Their apparent target was the Tacloban airfield. Although they did little damage they had a high nuisance value. Since it was night and they flew very high we could not see the planes. We could, however, see the bursts of our anti-aircraft fire and the fiery blossoms of Jap bomb bursts lent a grim festivity to the night skies.

On the morning of February 27 we sent twelve boats on a twenty-mile trip to San Pedro Bay to pick up provisions. A few hours after they had left, the seas began to increase while a strong wind from the East whipped the swells into whitecaps. About six o'clock the Commodore secured all loading operations over the beach, as the surf was becoming dangerously high. At eight o'clock the boats began returning from the stores trip. They were heavily loaded and some of them were taking on water. The hatch and winch crews began unloading them as fast as they could. However, LCV(P) number 4, even though it had been unloaded, began to settle in the water. It was tied up on the starboard side of number one hatch, and the crew assisted by an officer began trying to bail the water out of the boat. It was no use. The swells were running ten and fifteen feet, and in a few minutes the boat sank. As the excitement from this was quieting down, the Officer of the Deck reported to the Captain that the ship was dragging its anchor. Immediately, the special sea detail was set and the ships screw was turned at slow speed to help offset the effect of the wind and sea. There were still fourteen of our boats in the water gathered in a cluster on the starboard side about one hundred yards from the ship. Each was manned-by a three man crew all wearing lifejackets. At 0200 on the morning of the 28th boat number 10 swamped and sank. Fortunately, no one was lost or hurt in either of these sinkings, but we all felt pretty bad about the night's happenings.

The wind and seas had calmed down during the night so, the next morning we continued our loading. On March 2 we shifted berth to San Pedro Bay and took on a load of fuel. The next day we moved back to our anchorage off Tarraguna. We then loaded aboard the last of the 1st Battalion and preparation for a combat landing. The training was for the boat crews, and every day they went through a simulated amphibious landing. On the afternoon of the 13th the squadron of transports to which we were now attached, weighed anchor and set sail for the final invasion rehearsals at two small islands off Southern Leyte.

They were named Cabugan Grande and Cabugan Chico. We sailed all night, and an hour before dawn arrived in the transport area near the islands. Boats were lowered, troops were embarked, and a simulated assault was made on the bits of land. This procedure was duplicated the following day. Then after a series of conferences and critiques, during which all of the apparent errors in procedure were pointed out and discussed, we pulled in our anchor and sailed back up the coast, dropping the hook in San Pedro Bay on March 2nd.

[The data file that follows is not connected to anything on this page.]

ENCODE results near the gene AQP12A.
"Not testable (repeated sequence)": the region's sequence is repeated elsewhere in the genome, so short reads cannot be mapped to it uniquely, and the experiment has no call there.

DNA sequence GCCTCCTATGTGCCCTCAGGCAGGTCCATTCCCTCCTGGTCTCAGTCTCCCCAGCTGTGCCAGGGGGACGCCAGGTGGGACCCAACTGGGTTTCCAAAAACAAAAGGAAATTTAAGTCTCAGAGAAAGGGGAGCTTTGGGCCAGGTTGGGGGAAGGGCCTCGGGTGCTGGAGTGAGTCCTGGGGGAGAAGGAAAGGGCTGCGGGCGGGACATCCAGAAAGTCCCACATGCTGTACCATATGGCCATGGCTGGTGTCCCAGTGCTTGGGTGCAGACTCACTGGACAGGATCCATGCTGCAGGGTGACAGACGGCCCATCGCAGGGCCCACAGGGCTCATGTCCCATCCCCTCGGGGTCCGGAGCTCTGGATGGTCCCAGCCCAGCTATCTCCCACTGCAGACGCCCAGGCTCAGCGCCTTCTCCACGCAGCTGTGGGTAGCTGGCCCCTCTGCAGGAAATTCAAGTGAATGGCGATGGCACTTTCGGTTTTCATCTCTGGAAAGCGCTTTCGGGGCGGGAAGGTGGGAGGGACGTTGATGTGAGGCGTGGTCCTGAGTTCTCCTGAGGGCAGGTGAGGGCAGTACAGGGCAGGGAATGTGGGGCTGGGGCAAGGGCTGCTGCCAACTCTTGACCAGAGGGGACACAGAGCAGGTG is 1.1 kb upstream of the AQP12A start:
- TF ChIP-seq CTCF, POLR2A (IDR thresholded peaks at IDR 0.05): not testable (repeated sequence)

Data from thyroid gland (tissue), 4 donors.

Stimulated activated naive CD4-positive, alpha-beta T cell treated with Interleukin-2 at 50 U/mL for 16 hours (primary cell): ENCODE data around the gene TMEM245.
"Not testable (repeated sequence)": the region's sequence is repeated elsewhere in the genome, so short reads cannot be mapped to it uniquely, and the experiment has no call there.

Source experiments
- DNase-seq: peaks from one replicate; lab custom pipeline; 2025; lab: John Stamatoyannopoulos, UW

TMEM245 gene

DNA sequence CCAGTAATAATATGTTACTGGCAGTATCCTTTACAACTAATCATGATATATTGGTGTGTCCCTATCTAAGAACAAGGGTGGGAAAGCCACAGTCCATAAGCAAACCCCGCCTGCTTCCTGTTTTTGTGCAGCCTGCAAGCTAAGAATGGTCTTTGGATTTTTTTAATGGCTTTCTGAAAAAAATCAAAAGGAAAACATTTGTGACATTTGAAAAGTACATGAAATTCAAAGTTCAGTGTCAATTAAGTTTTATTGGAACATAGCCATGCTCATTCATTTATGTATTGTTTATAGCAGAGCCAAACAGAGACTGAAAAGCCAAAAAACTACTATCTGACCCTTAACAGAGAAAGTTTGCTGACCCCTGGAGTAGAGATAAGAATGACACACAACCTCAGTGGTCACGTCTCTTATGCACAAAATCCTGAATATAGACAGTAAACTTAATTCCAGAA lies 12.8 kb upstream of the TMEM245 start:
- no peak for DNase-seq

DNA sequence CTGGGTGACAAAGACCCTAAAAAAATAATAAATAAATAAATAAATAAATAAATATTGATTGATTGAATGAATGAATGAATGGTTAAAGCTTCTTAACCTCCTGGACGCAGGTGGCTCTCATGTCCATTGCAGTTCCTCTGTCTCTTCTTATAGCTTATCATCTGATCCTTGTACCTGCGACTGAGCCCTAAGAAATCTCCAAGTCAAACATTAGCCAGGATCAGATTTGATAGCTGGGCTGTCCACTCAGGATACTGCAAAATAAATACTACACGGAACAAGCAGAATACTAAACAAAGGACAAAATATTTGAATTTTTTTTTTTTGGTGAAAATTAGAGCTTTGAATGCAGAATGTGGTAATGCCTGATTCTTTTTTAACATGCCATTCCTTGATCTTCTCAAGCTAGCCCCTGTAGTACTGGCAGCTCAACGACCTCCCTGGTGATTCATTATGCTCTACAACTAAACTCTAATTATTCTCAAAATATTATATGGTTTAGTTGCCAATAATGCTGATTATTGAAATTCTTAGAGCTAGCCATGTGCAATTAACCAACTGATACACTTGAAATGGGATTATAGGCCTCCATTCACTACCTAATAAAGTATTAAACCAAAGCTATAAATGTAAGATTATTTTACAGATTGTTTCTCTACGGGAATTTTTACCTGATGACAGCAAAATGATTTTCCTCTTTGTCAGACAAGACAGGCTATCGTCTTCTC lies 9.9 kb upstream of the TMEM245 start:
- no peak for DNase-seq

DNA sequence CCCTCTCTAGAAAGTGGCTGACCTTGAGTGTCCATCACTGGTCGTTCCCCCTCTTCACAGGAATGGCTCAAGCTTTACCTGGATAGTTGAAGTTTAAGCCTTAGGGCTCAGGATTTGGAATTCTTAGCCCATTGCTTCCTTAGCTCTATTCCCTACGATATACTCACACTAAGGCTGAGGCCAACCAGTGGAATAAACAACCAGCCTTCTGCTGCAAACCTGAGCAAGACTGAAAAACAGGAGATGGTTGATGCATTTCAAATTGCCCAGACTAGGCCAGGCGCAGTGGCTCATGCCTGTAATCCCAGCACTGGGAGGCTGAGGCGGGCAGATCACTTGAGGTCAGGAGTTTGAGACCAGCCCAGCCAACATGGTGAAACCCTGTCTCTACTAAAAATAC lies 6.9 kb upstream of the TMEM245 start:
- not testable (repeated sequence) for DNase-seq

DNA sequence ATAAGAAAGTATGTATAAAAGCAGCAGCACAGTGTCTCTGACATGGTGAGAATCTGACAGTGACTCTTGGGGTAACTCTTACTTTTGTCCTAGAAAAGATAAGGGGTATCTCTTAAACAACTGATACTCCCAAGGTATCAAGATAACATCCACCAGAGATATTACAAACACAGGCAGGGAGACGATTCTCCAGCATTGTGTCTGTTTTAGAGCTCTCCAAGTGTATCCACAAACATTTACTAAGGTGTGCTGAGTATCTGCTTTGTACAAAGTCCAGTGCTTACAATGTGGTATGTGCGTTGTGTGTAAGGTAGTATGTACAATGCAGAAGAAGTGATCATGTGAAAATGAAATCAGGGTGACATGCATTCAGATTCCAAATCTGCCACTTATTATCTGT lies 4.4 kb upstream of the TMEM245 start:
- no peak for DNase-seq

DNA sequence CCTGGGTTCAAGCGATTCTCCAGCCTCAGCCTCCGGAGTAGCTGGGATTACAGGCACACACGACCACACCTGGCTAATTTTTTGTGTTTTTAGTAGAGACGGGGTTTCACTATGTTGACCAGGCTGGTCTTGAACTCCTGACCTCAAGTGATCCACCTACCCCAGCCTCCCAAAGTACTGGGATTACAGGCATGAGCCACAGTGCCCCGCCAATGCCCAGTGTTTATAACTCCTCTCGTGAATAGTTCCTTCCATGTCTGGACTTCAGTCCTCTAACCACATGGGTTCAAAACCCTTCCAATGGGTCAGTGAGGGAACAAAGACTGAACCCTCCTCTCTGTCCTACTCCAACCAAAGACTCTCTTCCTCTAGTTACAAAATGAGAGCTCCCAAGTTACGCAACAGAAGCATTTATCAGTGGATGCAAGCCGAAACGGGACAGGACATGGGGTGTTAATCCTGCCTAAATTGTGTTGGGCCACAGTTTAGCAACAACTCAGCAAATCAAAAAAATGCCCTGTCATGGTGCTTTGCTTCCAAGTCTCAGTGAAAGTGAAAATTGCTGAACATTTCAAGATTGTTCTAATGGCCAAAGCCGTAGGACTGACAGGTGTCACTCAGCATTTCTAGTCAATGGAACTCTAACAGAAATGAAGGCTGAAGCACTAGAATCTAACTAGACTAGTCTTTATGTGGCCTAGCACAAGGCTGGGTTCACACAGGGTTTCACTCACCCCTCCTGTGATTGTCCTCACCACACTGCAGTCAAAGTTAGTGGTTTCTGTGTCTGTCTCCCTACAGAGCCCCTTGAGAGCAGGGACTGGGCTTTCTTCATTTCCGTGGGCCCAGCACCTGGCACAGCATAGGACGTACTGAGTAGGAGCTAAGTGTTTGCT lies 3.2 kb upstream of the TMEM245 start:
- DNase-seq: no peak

The word was out! We were going to attack islands in the Nansei Shoto group. Our first specified objective would be Kerama Retto, a small group of Islands approximately twenty miles off the Southwestern tip of Okinawa. These islands enclosed a natural basin that would furnish ideal anchorage and base for logistics and service for the main attack that was to follow our attack six days before L Day. "L" or "Love Day" was the time the main landings would be made on Okinawa. The date for this invasion was set as April 1, 1945. We were to make our first landings on Kerama Retto beginning the 26 of March, and were to have the islands secured and an anchorage established by Love Day, It was obvious to all hands that this attack was to be one of the most daring in the Pacific war. From the sizes of the forces that were gathering all over the ocean it certainly was going to be the largest scale operation to date.

Okinawa was considered by the Japs to be a part of their home islands. It is 60 miles long and averages three to ten miles in width. The population was estimated to be one half million Okinawans, who are a mixture of Japanese and Chinese with the Japanese influence predominating. Strategically, the capture of these islands would place us poised for a strike either at the Jap homeland or the mainland of Asia. In addition it would bring most of Japan within medium bomber range of our airforce. To better explain the position of Okinawa in relation to the war the following list of distances might help: It is 330 miles from the tip of Formosa, 790 miles from Manila, 4040 miles from Pearl Harbor, 740 miles from lwo Jima, 450 miles from Shanghai, 845 miles from Tokyo and only 360 miles from the Southern tip of Kyushu which is the Southernmost island of the Jap home Islands. We -were really headed into a hornets nest, and warned, that the Nips could be expected to put up a fanatical fight in defense of these islands.

For weeks we had been told that if we encountered Japanese aircraft we should expect massed suicide attacks. They had started throwing planes and pilots at our ships in the Philippines during the land and sea battles that had raged on and around Leyte and Luzon. The enemy’s purpose was "a ship for a plane."

This information came to us well documented, but in spite of its authenticity we just couldn't believe that the Japanese airforce would use this type of attack on the same scale that they had used their bombers and torpedo planes in the past. It was inconceivable to us that masses of pilots could be whipped to such a fanatic frenzy that they would try to die en masse in a flaming pyre on our decks. In a few days we were to find that we had underestimated the enemy's fanaticism.